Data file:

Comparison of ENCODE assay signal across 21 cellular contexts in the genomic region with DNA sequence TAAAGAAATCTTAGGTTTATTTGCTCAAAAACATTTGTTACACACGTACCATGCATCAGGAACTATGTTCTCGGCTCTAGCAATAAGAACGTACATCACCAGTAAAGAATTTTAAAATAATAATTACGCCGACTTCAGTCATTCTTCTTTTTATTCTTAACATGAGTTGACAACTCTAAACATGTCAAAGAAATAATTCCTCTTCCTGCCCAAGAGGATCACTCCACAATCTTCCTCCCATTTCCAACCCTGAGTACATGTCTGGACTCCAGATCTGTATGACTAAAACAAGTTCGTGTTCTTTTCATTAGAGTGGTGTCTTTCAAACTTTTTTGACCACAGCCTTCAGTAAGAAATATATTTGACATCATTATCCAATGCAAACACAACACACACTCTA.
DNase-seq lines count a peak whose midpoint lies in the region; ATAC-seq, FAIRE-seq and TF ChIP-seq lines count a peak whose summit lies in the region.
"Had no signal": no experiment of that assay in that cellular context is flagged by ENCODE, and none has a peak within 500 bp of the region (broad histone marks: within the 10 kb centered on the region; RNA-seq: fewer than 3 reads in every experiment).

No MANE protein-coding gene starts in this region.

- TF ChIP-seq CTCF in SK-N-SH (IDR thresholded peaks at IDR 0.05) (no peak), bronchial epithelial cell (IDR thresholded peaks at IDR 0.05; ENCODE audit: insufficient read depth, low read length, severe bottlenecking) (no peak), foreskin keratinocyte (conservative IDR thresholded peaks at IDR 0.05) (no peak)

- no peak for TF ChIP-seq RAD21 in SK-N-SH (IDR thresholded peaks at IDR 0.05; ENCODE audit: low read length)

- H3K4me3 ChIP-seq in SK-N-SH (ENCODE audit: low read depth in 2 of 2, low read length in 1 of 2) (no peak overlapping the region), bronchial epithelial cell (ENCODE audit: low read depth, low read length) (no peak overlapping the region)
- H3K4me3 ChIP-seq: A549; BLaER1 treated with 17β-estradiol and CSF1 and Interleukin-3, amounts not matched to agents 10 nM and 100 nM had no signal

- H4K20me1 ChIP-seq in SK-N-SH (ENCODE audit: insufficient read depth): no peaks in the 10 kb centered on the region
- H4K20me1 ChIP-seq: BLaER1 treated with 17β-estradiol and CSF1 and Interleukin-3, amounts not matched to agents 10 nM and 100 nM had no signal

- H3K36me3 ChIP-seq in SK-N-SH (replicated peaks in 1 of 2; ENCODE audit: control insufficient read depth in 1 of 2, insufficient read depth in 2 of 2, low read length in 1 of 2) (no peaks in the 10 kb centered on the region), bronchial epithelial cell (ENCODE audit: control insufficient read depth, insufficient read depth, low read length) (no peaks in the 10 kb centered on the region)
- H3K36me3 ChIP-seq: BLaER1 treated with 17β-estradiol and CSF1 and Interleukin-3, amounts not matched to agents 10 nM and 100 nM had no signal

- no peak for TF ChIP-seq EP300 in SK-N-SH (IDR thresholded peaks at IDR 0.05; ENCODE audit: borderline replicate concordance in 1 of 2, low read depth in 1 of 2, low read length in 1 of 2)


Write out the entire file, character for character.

Comparison of ENCODE assay signal across 21 cellular contexts in the genomic region with DNA sequence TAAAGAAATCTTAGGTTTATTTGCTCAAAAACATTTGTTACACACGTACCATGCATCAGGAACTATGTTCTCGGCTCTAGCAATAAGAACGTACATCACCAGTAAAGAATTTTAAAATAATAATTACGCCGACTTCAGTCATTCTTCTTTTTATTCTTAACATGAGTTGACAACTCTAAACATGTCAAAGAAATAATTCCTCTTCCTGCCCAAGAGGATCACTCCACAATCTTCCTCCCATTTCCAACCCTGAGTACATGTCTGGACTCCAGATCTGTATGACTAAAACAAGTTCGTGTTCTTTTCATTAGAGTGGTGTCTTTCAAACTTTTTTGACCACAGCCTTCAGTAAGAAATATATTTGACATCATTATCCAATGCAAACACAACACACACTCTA.
DNase-seq lines count a peak whose midpoint lies in the region; ATAC-seq, FAIRE-seq and TF ChIP-seq lines count a peak whose summit lies in the region.
"Had no signal": no experiment of that assay in that cellular context is flagged by ENCODE, and none has a peak within 500 bp of the region (broad histone marks: within the 10 kb centered on the region; RNA-seq: fewer than 3 reads in every experiment).

No MANE protein-coding gene starts in this region.

- TF ChIP-seq CTCF in SK-N-SH (IDR thresholded peaks at IDR 0.05) (no peak), bronchial epithelial cell (IDR thresholded peaks at IDR 0.05; ENCODE audit: insufficient read depth, low read length, severe bottlenecking) (no peak), foreskin keratinocyte (conservative IDR thresholded peaks at IDR 0.05) (no peak)

- no peak for TF ChIP-seq RAD21 in SK-N-SH (IDR thresholded peaks at IDR 0.05; ENCODE audit: low read length)

- H3K4me3 ChIP-seq in SK-N-SH (ENCODE audit: low read depth in 2 of 2, low read length in 1 of 2) (no peak overlapping the region), bronchial epithelial cell (ENCODE audit: low read depth, low read length) (no peak overlapping the region)
- H3K4me3 ChIP-seq: A549; BLaER1 treated with 17β-estradiol and CSF1 and Interleukin-3, amounts not matched to agents 10 nM and 100 nM had no signal

- H4K20me1 ChIP-seq in SK-N-SH (ENCODE audit: insufficient read depth): no peaks in the 10 kb centered on the region
- H4K20me1 ChIP-seq: BLaER1 treated with 17β-estradiol and CSF1 and Interleukin-3, amounts not matched to agents 10 nM and 100 nM had no signal

- H3K36me3 ChIP-seq in SK-N-SH (replicated peaks in 1 of 2; ENCODE audit: control insufficient read depth in 1 of 2, insufficient read depth in 2 of 2, low read length in 1 of 2) (no peaks in the 10 kb centered on the region), bronchial epithelial cell (ENCODE audit: control insufficient read depth, insufficient read depth, low read length) (no peaks in the 10 kb centered on the region)
- H3K36me3 ChIP-seq: BLaER1 treated with 17β-estradiol and CSF1 and Interleukin-3, amounts not matched to agents 10 nM and 100 nM had no signal

- no peak for TF ChIP-seq EP300 in SK-N-SH (IDR thresholded peaks at IDR 0.05; ENCODE audit: borderline replicate concordance in 1 of 2, low read depth in 1 of 2, low read length in 1 of 2)